It wasn't perfect of course. Far too many limits on train speed due to poor tracks and poor track placement. It was really the only way in unless you wanted to drive 60+ miles into NYC and pay $$$ to park or pay $$ to park and bus/subway it in. And of course the sheer time sink if you lived further down the line like I did. Yeah "Train time is Your time" and all that crap they used to spew but you know 3-4 hours daily of Train time blew chunks when my boss kept me for what we'd call half days. Half day = 12+ hours.

For a little while we lived in a little half room upstairs apartment closer to NYC and I had almost an extra 2 hours everyday! Of course being married, having dogs you need more space and out to the burbs where you can afford and commute time goes +++.
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Old 02-27-08, 07:14 PM   #6
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We just recently got a little mass transit system in my town. It mostly runs when I'm already at work, and doesn't go any of the places I need to go. But hey, as long as it helps some people (and it does).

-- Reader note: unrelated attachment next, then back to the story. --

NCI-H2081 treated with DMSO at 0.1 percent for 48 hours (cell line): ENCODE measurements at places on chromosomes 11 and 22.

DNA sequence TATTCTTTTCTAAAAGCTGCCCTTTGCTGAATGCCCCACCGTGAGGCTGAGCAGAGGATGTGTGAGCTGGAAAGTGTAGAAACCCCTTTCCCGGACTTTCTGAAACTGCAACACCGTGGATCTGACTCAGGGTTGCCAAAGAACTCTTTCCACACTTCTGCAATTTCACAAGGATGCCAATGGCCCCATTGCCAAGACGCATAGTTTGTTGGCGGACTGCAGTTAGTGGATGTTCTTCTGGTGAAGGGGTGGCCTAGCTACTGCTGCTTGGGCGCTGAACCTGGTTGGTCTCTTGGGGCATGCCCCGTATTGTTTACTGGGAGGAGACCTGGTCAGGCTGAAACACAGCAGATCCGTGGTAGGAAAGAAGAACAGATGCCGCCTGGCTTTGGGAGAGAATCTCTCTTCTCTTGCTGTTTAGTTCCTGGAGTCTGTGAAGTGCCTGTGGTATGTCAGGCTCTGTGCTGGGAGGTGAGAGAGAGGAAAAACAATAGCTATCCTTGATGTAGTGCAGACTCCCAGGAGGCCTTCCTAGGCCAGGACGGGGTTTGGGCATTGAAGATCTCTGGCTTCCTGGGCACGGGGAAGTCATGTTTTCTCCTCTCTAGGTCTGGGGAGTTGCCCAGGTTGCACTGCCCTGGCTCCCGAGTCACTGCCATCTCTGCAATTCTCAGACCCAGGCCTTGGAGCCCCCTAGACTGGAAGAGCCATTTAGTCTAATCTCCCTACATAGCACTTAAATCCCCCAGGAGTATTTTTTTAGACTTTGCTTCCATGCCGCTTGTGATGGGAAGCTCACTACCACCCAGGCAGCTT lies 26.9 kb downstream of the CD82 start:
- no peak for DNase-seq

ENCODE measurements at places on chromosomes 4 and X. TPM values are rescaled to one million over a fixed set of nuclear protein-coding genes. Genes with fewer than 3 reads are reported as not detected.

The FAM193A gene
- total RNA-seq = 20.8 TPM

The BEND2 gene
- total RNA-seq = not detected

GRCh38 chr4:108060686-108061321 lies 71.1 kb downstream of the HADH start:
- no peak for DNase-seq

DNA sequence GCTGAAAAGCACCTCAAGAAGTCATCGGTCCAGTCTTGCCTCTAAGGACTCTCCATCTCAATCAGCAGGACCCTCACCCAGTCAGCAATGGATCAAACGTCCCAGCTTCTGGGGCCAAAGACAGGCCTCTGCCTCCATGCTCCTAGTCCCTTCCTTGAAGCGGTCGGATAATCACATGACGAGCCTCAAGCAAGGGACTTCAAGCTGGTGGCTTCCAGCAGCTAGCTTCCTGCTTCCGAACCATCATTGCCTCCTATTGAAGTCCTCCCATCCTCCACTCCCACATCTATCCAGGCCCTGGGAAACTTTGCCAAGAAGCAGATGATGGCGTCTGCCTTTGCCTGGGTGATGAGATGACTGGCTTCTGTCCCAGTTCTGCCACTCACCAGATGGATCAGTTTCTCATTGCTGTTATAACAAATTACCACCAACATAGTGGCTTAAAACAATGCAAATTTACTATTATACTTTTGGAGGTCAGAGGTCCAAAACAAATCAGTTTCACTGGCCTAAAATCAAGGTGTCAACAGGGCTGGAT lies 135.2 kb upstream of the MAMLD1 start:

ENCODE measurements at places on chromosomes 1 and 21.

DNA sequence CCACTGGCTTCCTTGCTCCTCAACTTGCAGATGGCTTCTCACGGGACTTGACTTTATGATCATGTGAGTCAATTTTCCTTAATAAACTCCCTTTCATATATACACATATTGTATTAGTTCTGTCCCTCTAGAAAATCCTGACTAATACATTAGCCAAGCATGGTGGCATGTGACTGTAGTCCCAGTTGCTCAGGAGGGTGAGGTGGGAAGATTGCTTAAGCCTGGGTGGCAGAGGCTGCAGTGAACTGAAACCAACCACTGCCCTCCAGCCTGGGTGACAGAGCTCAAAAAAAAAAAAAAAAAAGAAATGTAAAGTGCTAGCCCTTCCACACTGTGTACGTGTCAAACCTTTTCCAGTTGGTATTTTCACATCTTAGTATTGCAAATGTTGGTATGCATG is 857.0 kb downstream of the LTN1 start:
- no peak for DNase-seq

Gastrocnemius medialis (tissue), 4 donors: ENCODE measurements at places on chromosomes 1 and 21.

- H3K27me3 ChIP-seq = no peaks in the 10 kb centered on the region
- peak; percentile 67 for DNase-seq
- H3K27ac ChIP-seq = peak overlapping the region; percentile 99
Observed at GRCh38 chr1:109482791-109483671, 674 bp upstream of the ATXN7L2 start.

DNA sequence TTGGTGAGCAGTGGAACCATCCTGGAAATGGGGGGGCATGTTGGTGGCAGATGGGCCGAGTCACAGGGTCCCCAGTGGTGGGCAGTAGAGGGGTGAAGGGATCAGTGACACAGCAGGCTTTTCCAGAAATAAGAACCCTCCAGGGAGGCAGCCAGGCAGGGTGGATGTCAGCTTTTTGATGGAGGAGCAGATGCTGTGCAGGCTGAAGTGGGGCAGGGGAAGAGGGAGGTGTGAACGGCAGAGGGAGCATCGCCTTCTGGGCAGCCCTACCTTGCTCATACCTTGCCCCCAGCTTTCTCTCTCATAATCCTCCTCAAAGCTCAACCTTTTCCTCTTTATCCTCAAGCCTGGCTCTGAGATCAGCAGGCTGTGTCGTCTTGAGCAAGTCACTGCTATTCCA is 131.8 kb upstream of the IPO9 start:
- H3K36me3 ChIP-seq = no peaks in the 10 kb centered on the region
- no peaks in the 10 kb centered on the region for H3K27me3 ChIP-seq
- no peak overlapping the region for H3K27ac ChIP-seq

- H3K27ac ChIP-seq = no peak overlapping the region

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Old 02-27-08, 07:21 PM   #7
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I hear you there. My apartment is 1/4 block from a bus stop. My work has a bus stop at the edge of the parking lot. Its about 3 miles between the two. It takes me about 35 minutes to go the distance by bicycle. It would take 1 hour and 50 minutes to make the trip by bus.

The trick, both my apartment and employer are in west Little Rock. All bus lines run radially from downtown to other parts of Little Rock. I would have a 45 minute ride to downtown, a 25 minute wait and a 50 minute ride out to work.
That is basically what we have around here, add in the fact that earliest buses don't start running until around 7am...and stop around 7pm...now what good is that if you have a shift job and work first or second shift. You can get a ride one way or the other, the rest of the time you are on your own. No wonder we have so many people driving around.

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Old 02-27-08, 08:35 PM   #8
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No one takes mass transit around here because it's too crowded.
Umm. if it is too crowded someone must be taking it...
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Old 02-27-08, 10:47 PM   #9